Many of us moms as "littles" along for the ride and strollers fit quite nicely and without problems.  Volume can seem a little loud at times so if you have any kids with noise sensitivities bring headphones or something to help them.

Note on scheduling: you can see this show in the mornings up until August 17th.  At that point the planetarium takes a little break until after Labor Day, when showings resume again.

It does cost to see this show.  Kids ages 3 and up are $6.  Worth it, to me, to hear my toddler saying "Mommy, remember when we saw Elmo and he was on the moon in space?"

Morehead Planetarium's "One World, One Sky" Sesame Street Show
Currently playing through 2012- check website for times

Thursday, August 9, 2012

Arts & Crafts Thursday: Olympic Rings

My son has been very in to the Olympics.  This has been a bit of a surprise to me but I have to say I have loved it.  It turns out that Olympic viewing can be a wonderful 3 meter springboard event for learning.  My son and I discuss all things patriotic as well as learn about other sports, sportsmanship, and various countries.  That's why I was thrilled to come across an idea to paint the Olympic rings.  As you know, paint "manipulation" is always a favorite around here and given the topic this was a winner.

  • bowls
  • paint: red, yellow, green, blue, black
  • paper cups
  • paint
We also had a picture of the Olympic rings on the computer in front of us while we did this (see a Wikipedia link about Olympic symbols and meaning here).  It helped C to see the logo even though he didn't necessarily recreate it.

Start by putting one of each paint color in to a bowl.

Take 1 cup and place it upside down in each bowl.

Roll the top of the cup around in the paint to cover, then stamp.

Keep stamping all of the different colors until you have as many beautiful Olympic rings as you want!

Simple, simple, simple!  Yet wonderful entertainment to keep your kids in an Olympic state of mind.  I'll admit, I even did one, too.

Next Thursday, no more Olympics.  I'll have one very sad child but luckily I am feeling "Citius, Altius, Fortius."  So I'll make it.

Monday, August 6, 2012

Dead Broke Horse Farm

We've been all about horses here lately (watching equestrian events in the Olympics has fueled those flames, too) and lucky for us Dead Broke Horse Farm in Raleigh offers a spot for the entire family to try their hand at horse riding.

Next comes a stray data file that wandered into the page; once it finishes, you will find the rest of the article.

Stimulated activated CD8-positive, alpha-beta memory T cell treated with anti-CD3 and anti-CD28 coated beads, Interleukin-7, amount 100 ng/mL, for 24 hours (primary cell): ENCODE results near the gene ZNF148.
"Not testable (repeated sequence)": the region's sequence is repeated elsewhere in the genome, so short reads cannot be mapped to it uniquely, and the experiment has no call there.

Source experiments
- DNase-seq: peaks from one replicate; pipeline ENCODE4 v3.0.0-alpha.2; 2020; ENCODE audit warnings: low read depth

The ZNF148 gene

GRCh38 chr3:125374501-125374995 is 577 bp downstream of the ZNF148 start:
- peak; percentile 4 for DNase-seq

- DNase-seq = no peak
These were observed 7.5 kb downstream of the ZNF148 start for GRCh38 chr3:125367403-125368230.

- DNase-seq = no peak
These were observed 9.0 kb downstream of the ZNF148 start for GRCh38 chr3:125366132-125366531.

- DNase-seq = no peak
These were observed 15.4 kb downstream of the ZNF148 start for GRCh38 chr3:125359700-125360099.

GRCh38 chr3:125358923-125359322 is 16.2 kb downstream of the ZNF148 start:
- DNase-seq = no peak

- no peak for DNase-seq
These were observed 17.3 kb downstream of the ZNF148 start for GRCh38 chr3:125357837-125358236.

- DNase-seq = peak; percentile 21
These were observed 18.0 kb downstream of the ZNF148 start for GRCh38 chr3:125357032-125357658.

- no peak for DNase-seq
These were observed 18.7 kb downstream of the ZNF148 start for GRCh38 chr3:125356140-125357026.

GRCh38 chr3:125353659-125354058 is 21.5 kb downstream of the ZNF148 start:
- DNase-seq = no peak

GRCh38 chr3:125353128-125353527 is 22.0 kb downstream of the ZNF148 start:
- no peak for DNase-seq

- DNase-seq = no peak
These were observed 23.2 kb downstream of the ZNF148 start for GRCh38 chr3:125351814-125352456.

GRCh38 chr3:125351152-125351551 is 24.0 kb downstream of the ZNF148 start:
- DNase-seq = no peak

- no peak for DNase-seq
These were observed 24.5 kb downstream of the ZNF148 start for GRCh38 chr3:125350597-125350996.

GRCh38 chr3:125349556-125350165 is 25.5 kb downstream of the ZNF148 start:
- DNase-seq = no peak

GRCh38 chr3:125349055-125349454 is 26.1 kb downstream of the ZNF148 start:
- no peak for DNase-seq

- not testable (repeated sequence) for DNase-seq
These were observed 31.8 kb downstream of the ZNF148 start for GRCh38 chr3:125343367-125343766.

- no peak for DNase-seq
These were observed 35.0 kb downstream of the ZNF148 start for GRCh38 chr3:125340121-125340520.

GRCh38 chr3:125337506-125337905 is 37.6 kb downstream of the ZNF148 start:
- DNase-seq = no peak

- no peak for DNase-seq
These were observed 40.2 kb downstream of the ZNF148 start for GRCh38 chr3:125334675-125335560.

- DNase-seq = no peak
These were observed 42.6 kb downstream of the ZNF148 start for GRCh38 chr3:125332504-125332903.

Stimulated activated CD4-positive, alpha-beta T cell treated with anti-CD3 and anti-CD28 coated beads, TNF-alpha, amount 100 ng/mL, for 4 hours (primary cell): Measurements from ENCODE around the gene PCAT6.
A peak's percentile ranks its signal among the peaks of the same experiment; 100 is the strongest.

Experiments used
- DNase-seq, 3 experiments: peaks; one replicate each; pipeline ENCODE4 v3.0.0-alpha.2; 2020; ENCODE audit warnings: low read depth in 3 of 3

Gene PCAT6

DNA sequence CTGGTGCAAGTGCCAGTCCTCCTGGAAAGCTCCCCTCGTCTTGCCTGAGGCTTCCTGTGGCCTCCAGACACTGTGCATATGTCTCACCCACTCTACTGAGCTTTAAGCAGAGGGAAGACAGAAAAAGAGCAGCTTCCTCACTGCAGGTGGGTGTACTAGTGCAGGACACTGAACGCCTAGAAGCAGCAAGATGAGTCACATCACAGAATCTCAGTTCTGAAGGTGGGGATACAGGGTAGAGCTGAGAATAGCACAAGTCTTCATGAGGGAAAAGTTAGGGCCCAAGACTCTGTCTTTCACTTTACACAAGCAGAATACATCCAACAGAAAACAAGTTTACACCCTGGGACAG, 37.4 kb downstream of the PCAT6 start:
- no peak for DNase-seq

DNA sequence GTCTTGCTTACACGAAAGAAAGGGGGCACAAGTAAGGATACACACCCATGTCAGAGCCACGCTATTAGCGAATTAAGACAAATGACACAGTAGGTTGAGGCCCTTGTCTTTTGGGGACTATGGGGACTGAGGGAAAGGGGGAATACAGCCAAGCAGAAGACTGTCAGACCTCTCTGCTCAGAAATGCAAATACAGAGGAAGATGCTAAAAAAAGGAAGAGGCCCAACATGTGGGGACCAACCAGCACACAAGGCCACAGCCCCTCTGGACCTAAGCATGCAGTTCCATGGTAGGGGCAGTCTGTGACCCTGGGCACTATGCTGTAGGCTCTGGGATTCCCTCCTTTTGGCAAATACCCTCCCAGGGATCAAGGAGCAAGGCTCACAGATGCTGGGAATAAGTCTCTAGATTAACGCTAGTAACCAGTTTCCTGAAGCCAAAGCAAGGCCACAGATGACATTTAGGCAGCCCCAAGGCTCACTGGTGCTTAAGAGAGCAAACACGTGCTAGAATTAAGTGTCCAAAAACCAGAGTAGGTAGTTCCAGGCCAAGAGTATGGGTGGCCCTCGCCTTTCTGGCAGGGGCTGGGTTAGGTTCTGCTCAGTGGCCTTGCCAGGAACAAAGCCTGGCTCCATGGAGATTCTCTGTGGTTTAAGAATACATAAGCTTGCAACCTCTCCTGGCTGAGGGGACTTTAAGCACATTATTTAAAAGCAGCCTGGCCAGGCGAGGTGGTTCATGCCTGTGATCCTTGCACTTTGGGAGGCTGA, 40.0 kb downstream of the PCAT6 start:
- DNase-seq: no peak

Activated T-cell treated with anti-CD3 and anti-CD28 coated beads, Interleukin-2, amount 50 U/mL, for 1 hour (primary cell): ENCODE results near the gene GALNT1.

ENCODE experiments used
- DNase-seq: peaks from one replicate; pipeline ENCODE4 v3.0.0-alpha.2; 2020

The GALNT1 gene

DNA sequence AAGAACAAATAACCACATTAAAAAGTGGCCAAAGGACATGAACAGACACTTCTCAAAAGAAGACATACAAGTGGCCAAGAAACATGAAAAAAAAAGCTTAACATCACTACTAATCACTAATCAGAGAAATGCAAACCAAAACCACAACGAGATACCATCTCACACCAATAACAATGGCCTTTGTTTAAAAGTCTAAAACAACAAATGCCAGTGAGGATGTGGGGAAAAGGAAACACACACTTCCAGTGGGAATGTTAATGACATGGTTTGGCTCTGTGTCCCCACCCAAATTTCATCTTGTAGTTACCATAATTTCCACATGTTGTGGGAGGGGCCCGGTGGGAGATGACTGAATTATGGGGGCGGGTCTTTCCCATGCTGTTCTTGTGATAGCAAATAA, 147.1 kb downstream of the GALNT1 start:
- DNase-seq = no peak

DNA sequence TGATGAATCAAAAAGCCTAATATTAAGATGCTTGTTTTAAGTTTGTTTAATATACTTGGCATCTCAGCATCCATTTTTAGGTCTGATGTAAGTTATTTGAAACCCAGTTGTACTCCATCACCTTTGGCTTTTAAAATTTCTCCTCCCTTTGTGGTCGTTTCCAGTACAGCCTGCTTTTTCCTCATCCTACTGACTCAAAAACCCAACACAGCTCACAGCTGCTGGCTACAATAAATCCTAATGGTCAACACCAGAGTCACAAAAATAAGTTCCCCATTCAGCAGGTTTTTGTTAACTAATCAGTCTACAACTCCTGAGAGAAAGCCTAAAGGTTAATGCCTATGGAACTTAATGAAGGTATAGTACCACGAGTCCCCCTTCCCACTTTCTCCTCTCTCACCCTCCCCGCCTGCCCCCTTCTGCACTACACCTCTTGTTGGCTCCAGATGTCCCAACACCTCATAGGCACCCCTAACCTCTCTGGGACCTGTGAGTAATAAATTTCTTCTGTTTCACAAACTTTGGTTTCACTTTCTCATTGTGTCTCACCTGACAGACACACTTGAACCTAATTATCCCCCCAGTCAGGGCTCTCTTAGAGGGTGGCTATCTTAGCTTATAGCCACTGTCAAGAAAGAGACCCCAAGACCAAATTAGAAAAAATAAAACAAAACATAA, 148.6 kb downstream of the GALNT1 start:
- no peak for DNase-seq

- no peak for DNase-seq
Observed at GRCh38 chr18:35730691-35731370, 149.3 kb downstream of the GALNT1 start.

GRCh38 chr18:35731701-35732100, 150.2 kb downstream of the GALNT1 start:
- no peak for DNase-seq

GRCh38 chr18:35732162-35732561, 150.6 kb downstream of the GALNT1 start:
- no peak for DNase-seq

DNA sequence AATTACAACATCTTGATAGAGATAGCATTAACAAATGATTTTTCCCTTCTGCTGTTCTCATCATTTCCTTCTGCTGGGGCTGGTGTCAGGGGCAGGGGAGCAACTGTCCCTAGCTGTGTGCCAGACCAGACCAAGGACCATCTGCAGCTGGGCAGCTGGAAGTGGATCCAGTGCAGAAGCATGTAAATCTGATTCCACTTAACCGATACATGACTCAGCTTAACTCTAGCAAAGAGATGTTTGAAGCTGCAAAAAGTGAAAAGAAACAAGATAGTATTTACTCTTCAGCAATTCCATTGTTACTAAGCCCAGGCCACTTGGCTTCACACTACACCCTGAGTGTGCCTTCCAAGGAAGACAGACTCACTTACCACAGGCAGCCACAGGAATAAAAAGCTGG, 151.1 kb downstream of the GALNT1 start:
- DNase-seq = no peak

Dead Broke Horse Farm is, first of all, large.  Over 90 horses live on the premises complete with a miniature horse for petting, bunnies, chickens, roosters, dogs, and who knows what else around for seeing.  Most of the animals are free range except for the chickens and bunnies, which are kept in a very large pen for safety.  In short, this is a child's dream.

The Farm is also beautiful.  Sure, it's a farm so there is dirt and manure around but I found this farm to be well-run, friendly, and completely functional.  We pulled up for our ride time right when summer camp was saddling their horses so it took my breath away.  So many gorgeous horses out, set against the NC summer greenery, kids all was fabulous.
With over 116 acres Dead Broke is primarily about trail riding, not ring riding.  However, unlike a lot of horse farms in the area, they cater to all ages.  This was one of the few places where C could get on a horse.  But here's the deal: kids 2 - 5 years of age are going to be tandem rides on horses.  This means that parents are going to have to ride, too!  You get a big ole horse, an extra large saddle, and the horse is hand-led.  I was a little surprised by this turn of events when I arrived since I had purchased a *pony* ride. (This hand-led horse ride is what Dead Broke calls a 'pony ride.'  DBF believes that horses have better dispositions and are safer than ponies.)  Luckily I hadn't worn flip flops as originally intended but jeans sure would have been preferred over shorts.  The saddle had plenty of space for both of us, though, and it was actually really comfortable. Western style, of course, for those interested.